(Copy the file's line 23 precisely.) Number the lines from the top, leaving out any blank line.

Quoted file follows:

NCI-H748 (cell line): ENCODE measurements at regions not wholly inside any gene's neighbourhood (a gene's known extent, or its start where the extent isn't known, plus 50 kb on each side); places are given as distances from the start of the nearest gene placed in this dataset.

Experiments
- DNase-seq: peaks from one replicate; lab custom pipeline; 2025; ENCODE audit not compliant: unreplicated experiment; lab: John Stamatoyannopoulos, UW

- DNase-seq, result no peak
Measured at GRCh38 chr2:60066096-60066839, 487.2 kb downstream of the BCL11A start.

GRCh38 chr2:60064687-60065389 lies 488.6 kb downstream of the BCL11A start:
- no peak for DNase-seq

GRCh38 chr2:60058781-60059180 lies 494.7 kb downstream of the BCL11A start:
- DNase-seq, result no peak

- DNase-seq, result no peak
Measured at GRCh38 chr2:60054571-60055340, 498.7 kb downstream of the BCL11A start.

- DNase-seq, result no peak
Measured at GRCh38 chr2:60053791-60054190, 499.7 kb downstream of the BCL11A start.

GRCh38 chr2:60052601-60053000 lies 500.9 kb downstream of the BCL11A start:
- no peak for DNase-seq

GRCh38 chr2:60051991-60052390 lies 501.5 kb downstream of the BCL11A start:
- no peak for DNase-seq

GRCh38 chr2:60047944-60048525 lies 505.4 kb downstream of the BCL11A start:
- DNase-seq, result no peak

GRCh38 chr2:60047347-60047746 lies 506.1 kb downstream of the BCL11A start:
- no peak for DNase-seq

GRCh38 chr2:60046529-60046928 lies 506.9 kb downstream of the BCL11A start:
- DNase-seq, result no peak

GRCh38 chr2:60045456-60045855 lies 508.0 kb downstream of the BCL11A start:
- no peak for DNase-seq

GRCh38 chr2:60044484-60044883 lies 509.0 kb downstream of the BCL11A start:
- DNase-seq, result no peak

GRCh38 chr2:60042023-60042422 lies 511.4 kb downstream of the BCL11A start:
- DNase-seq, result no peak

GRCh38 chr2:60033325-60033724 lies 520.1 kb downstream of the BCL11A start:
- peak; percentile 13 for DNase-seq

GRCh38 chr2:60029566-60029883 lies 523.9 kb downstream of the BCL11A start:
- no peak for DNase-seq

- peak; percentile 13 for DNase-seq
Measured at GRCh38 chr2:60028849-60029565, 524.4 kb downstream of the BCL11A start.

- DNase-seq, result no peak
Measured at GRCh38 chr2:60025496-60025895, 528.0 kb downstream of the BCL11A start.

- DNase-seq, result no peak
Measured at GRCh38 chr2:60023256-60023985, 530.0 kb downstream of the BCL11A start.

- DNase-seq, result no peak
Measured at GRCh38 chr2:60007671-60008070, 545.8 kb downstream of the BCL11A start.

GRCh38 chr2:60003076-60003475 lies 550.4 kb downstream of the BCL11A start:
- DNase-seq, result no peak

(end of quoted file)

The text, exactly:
- DNase-seq, result no peak